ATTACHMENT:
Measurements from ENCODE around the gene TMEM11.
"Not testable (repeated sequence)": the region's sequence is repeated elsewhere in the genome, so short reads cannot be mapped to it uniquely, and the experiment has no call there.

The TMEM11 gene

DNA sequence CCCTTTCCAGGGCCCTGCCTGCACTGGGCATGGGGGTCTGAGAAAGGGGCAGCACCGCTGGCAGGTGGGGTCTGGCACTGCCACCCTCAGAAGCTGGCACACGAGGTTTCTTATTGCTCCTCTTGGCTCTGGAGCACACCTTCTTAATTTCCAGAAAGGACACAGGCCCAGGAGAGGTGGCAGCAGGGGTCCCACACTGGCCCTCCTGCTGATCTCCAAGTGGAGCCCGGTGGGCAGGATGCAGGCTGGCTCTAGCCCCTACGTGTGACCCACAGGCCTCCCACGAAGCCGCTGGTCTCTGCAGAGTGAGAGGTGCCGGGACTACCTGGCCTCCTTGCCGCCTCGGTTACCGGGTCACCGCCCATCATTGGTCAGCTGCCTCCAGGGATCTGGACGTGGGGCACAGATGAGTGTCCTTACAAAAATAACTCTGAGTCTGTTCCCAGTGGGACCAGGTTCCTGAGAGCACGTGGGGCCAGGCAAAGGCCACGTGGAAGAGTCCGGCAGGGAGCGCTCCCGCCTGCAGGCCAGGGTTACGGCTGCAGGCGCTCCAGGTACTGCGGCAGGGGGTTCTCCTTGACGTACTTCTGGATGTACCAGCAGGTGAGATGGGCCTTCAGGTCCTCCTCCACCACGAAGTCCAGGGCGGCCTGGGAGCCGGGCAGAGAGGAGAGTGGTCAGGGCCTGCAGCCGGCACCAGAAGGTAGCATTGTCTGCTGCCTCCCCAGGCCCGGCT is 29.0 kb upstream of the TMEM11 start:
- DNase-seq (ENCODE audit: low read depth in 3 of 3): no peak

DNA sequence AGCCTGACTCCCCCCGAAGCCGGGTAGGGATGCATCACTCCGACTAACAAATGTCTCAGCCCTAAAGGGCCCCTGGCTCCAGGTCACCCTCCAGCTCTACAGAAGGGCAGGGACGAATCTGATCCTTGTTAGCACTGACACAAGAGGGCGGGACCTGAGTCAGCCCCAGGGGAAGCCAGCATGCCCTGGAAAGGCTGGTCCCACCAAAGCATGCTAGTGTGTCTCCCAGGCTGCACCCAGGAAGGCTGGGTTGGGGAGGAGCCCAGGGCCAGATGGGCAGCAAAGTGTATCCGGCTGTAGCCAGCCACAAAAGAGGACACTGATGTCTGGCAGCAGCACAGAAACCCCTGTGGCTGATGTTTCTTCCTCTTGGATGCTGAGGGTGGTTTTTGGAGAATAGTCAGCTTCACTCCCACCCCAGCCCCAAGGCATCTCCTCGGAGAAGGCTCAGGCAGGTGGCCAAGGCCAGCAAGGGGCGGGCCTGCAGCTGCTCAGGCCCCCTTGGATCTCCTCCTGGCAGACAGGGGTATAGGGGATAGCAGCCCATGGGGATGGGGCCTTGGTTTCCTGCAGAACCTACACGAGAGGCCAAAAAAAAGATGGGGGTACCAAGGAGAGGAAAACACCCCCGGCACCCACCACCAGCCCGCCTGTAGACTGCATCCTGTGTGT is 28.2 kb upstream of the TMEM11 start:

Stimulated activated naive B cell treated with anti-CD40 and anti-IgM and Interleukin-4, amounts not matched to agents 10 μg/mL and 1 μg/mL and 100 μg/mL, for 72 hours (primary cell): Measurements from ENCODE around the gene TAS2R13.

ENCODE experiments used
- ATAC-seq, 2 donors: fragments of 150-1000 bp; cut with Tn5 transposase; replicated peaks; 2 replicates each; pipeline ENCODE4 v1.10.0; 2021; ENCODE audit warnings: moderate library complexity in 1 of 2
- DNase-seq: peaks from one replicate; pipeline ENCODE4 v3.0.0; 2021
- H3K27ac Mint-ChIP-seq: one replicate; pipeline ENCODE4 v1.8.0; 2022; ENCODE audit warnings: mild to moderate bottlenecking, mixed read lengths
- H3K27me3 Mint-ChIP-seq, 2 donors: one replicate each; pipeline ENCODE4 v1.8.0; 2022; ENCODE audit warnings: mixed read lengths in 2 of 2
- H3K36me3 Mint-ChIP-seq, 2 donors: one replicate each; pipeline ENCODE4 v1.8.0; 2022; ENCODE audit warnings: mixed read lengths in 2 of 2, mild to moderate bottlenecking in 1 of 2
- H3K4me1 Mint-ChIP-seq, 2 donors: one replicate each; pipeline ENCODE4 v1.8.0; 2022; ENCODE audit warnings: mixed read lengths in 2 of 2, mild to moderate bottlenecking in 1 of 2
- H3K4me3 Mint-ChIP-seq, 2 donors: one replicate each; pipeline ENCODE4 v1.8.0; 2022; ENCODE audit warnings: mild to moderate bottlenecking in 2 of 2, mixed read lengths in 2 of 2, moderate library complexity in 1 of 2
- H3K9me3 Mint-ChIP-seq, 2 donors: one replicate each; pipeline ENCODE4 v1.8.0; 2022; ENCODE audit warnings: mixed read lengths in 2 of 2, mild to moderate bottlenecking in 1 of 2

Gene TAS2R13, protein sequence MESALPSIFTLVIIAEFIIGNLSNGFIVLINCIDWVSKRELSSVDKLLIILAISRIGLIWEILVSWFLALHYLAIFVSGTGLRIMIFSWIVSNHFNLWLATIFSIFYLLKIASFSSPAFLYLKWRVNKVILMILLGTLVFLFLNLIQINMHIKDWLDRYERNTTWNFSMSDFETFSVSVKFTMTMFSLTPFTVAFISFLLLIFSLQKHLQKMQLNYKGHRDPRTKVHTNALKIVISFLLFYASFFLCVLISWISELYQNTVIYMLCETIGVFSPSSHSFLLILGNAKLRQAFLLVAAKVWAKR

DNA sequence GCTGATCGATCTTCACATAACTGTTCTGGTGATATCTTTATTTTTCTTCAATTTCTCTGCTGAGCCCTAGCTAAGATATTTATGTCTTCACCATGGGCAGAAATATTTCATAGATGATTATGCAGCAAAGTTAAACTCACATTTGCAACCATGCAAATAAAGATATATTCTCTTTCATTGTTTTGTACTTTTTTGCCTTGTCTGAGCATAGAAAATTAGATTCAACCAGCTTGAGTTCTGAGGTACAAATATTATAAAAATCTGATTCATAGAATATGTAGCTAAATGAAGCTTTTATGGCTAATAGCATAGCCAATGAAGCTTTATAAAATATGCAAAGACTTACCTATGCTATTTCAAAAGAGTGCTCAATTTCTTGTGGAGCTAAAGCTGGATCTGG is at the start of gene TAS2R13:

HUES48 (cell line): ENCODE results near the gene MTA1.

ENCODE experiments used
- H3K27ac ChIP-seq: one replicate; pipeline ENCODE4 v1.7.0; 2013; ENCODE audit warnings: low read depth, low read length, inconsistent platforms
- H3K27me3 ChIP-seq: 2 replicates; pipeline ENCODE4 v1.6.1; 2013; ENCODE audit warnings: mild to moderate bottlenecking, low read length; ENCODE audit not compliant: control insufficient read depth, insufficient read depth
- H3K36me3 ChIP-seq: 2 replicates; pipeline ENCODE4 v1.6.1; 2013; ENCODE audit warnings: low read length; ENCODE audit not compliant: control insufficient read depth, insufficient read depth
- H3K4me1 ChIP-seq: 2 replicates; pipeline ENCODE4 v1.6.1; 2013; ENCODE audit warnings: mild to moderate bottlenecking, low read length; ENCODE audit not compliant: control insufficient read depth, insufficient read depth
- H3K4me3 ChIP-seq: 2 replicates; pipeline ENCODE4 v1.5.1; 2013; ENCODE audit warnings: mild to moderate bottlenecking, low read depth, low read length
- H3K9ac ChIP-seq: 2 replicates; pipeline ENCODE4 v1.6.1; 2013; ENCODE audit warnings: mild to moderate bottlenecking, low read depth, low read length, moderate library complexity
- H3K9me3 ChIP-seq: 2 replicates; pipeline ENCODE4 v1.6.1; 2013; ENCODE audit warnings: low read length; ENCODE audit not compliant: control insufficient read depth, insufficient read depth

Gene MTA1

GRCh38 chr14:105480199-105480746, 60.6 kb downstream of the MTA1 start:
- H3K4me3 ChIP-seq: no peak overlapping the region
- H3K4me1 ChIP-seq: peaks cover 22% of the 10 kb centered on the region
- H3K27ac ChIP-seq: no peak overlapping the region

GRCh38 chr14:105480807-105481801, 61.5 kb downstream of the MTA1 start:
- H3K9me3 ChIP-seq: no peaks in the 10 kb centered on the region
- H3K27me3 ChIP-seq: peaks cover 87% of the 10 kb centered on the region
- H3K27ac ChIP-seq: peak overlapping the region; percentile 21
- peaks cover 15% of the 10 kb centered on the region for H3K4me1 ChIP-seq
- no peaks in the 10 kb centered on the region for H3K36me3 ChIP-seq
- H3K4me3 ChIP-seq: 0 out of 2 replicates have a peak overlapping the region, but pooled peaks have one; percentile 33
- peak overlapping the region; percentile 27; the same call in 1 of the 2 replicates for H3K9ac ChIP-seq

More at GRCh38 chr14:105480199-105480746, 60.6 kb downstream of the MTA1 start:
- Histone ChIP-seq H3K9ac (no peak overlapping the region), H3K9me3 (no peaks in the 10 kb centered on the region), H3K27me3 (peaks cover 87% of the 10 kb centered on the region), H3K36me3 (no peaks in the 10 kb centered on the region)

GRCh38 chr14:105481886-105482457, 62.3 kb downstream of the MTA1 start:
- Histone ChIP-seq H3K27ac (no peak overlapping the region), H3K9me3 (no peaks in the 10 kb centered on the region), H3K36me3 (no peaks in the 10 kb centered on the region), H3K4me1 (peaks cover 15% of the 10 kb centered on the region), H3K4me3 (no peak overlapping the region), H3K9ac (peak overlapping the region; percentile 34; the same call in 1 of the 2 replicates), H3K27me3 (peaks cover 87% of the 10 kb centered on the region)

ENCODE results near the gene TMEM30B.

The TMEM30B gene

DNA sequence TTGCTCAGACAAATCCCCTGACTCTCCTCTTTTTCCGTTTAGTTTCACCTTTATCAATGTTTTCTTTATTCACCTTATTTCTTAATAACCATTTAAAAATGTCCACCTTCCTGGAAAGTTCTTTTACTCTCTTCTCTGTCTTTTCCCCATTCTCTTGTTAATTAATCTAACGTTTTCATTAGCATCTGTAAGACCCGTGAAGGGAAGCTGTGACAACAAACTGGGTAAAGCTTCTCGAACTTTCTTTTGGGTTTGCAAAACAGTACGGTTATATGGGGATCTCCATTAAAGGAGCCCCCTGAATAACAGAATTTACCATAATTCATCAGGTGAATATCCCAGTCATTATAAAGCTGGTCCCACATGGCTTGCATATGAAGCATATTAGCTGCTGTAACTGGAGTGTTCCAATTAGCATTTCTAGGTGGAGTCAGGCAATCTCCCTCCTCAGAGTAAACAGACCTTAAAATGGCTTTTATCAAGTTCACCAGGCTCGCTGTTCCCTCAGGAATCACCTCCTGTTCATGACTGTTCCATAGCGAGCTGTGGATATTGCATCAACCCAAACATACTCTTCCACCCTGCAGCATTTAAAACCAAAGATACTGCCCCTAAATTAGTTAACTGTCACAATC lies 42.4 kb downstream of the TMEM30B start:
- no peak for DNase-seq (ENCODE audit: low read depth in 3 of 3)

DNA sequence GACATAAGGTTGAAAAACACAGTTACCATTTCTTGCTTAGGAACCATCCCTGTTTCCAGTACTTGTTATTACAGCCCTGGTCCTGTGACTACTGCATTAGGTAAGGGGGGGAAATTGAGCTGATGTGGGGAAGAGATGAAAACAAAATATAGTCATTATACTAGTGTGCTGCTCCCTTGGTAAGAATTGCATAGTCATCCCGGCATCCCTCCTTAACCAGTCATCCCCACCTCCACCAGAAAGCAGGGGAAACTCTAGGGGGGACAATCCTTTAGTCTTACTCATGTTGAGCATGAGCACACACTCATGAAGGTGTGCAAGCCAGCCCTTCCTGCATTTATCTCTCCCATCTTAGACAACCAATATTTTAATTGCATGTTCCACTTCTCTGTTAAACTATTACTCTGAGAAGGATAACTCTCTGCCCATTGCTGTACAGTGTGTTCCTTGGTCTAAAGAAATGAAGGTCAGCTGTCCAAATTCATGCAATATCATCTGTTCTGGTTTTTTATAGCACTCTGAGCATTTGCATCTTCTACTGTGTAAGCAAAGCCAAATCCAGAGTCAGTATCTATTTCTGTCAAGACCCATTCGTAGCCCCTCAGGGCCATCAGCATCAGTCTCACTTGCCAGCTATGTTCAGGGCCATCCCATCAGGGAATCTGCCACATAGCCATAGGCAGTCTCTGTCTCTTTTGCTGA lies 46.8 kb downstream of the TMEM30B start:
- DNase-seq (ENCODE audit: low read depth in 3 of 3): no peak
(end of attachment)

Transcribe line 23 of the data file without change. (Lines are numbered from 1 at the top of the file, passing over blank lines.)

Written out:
- H3K36me3 ChIP-seq: 2 replicates; pipeline ENCODE4 v1.6.1; 2013; ENCODE audit warnings: low read length; ENCODE audit not compliant: control insufficient read depth, insufficient read depth